The seventh ingredient is fish oil. Fish oil is naturally rich in the prized EPA and DHA type of omega-3 fatty acids. These two high-quality fats boast the highest bioavailability to dogs and humans.

Depending on its level of freshness and purity, fish oil should be considered a commendable addition.

The eighth ingredient is animal plasma. Plasma is what remains of blood after the blood cells themselves have been removed. In most cases, plasma can be considered a nutritious addition.

However, since there’s no mention of a specific animal in the name of this particular ingredient, this item could be sourced from any species. And that fact can make it difficult to isolate the cause of a dog’s food-based allergy. For this reason, we do not consider generic animal plasma a quality ingredient.

The ninth ingredient is oats. Oats are rich in B-vitamins, minerals and dietary fiber.

From here, the list goes on to include a number of other items.

But to be realistic, ingredients located this far down the list (other than nutritional supplements) are not likely to affect the overall rating of this product.

With 3 notable exceptions

First, sodium selenite. a controversial form of the mineral selenium. Sodium selenite appears to be nutritionally inferior to the more natural source of selenium found in selenium yeast.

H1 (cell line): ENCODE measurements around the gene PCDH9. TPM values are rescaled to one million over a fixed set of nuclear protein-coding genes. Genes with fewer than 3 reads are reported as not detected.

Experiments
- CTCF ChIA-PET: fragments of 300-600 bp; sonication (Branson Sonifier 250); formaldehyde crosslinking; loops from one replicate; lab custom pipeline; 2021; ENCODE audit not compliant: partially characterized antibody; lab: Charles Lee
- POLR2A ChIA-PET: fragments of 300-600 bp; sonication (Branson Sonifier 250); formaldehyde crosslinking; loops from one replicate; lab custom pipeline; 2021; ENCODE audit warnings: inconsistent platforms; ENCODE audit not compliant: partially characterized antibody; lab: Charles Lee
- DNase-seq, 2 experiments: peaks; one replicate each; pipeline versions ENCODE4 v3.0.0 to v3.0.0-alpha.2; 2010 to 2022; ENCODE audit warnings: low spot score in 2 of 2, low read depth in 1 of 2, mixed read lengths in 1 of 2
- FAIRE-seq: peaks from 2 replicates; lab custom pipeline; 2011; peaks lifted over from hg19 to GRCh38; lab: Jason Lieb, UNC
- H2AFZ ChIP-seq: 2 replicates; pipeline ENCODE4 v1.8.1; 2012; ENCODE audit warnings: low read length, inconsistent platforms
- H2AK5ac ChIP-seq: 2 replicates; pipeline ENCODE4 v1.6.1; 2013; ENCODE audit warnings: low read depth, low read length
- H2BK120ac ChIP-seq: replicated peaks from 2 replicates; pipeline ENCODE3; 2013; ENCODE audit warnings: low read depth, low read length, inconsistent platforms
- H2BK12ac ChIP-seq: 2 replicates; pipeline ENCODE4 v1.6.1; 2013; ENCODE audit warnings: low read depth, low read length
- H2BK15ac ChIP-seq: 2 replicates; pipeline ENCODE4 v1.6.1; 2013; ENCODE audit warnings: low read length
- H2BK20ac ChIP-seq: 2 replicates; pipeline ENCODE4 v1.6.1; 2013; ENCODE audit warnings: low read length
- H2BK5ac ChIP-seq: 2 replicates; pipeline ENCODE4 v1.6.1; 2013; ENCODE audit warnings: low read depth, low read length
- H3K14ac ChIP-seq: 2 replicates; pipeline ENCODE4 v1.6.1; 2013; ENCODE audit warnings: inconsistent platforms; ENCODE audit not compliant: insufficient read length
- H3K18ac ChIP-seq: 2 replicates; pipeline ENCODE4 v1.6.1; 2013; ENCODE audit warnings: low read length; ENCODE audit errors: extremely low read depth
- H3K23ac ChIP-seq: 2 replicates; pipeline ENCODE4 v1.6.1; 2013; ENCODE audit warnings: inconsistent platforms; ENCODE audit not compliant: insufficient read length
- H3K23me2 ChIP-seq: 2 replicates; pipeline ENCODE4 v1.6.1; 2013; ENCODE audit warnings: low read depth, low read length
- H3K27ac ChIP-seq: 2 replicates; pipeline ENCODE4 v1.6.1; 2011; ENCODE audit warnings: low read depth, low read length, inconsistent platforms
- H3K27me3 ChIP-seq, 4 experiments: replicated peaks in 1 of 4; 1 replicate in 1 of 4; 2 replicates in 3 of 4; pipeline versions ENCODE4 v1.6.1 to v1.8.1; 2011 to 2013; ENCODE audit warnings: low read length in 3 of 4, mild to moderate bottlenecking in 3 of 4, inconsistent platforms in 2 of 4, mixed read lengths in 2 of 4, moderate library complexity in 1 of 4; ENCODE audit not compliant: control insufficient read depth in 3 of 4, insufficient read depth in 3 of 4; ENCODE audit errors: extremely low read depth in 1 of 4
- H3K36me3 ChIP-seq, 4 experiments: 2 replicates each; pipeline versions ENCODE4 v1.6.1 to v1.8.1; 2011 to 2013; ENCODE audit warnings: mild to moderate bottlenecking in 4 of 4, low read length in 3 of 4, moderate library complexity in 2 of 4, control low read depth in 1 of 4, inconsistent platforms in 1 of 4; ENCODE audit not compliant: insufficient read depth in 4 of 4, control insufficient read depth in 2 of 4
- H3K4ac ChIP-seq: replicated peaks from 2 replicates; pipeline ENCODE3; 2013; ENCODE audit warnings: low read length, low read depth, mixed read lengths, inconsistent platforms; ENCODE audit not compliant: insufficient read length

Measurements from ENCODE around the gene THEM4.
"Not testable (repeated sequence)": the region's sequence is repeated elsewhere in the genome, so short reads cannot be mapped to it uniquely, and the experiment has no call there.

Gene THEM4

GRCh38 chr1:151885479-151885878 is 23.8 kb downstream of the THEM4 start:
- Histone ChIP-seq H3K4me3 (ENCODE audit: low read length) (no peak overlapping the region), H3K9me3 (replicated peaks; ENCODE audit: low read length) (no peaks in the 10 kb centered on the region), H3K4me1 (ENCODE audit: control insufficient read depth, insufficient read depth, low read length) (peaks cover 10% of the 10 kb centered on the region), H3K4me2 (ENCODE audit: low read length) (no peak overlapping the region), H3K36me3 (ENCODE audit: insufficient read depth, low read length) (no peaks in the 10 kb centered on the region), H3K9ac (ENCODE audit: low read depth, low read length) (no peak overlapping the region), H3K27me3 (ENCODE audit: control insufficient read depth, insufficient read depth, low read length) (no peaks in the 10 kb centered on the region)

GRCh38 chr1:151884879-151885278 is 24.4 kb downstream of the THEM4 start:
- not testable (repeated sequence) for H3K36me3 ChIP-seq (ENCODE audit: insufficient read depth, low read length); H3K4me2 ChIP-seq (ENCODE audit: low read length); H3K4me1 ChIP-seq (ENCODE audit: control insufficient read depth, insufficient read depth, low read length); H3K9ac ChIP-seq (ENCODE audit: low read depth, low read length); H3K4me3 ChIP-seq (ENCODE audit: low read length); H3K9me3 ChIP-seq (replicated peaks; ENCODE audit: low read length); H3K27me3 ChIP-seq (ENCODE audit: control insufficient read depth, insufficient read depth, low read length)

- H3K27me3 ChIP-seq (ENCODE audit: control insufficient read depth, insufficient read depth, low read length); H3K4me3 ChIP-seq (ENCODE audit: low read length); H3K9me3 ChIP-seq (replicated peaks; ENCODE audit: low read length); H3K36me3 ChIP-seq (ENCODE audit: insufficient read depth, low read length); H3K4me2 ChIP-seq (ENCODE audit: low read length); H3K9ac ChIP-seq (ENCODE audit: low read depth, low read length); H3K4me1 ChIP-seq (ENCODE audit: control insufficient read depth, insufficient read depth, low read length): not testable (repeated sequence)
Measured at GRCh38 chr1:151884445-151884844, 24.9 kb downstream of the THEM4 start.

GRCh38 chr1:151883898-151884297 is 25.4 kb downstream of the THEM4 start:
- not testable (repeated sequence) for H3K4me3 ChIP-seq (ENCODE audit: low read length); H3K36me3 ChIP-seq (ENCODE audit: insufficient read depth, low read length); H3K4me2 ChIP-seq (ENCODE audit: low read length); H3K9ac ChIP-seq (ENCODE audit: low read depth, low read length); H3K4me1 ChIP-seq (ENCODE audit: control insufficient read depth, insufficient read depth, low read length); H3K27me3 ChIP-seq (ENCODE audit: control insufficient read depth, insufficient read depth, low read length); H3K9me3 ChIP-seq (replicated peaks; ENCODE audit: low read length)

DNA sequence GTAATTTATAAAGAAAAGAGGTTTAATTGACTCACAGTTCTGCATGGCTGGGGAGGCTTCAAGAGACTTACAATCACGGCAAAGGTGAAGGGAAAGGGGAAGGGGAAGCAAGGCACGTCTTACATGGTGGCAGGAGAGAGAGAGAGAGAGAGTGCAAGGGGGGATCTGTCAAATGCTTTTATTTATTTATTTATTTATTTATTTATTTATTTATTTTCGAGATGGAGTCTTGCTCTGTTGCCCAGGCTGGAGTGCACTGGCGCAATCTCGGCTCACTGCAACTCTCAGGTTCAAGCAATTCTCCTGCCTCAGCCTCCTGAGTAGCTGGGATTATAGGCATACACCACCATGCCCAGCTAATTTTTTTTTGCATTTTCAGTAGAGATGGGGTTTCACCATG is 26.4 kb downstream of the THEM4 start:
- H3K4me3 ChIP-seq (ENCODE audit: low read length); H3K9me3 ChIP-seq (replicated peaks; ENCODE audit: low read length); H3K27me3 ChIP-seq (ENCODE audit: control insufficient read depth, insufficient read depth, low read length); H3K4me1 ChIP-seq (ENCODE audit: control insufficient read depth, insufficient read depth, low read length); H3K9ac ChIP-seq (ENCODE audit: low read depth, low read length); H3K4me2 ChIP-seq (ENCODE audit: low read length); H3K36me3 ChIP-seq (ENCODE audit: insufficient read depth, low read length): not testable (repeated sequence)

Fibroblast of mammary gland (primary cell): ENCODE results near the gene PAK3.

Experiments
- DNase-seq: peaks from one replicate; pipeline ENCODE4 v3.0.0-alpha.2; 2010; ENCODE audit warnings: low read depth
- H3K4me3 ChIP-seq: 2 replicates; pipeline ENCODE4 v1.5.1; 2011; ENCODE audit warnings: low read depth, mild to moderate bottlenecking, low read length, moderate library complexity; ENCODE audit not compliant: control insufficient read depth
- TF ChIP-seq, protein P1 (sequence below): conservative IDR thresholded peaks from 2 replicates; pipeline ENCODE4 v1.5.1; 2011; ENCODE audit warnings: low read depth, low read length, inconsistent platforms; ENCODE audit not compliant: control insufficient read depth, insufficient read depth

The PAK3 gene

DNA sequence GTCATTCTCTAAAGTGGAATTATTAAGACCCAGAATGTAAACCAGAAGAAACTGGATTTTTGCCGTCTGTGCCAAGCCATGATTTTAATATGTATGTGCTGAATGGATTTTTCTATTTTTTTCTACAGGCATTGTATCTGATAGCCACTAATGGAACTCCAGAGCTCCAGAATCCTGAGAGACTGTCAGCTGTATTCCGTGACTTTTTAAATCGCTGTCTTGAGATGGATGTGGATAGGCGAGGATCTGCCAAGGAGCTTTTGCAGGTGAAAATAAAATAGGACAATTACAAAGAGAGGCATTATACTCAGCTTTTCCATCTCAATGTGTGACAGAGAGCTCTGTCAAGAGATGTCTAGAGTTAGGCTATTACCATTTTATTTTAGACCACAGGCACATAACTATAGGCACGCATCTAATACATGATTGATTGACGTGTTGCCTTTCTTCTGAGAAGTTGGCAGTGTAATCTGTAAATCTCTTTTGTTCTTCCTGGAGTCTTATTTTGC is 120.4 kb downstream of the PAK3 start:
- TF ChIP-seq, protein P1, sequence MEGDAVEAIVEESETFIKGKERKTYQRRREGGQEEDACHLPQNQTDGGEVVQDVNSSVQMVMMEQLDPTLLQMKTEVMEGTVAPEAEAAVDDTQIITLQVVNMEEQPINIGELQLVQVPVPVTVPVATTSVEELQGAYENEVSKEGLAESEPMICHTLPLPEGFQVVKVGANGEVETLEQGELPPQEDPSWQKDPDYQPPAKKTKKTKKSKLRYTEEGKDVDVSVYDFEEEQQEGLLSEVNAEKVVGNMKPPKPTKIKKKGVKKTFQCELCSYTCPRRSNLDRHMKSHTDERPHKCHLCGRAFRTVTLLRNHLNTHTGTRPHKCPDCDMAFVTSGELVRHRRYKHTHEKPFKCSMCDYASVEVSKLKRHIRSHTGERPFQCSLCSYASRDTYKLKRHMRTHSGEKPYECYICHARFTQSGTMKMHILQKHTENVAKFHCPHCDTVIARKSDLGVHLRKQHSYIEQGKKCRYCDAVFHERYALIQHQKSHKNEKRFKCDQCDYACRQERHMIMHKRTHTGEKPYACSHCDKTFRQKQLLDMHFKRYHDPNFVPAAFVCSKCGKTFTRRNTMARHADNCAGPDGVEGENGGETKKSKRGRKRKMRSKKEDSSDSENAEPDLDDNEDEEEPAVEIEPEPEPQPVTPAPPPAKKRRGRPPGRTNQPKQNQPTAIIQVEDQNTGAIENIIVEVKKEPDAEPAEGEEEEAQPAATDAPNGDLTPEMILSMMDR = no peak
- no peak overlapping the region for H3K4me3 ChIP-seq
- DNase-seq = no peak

Next, chicory root. Chicory is rich in inulin, a starch-like compound made up of repeating units of carbohydrates and found in certain roots and tubers.

Not only is inulin a natural source of soluble dietary fiber, it’s also a prebiotic used to promote the growth of healthy bacteria in a dog’s digestive tract.

And lastly, this food also contains chelated minerals, minerals that have been chemically attached to protein. This makes them easier to absorb. Chelated minerals are usually found in better dog foods.

Nutrient Analysis

Based on its ingredients alone, The Pets Table (air-dried) looks like an above-average dry dog food.

The dashboard displays a dry matter protein reading of 29%, and a fat level of 35%.

As a group, the brand features an average protein content of 29% and a mean fat level of 37%. Together, these figures suggest a carbohydrate content of 26% for the overall product line.

And a fat-to-protein ratio of about 128%.

Near-average protein. Above-average fat. And below-average carbs when compared to a typical dry dog food.

Our Rating of The Pets Table Fresh Dog Food

This product range uses single animal protein and is cooked at lower temperatures to preserve the healthy proteins, vitamins, and antioxidants. It contains no added fillers, preservatives, or artificial flavors. We highly recommend this food.

The Pets Table Dog Food Recall History

The following automated list (if present) includes all dog food recalls related to The Pets Table through March 2024.

No recalls noted

You can view a complete list of all dog food recalls since 2009 here.

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A Final Word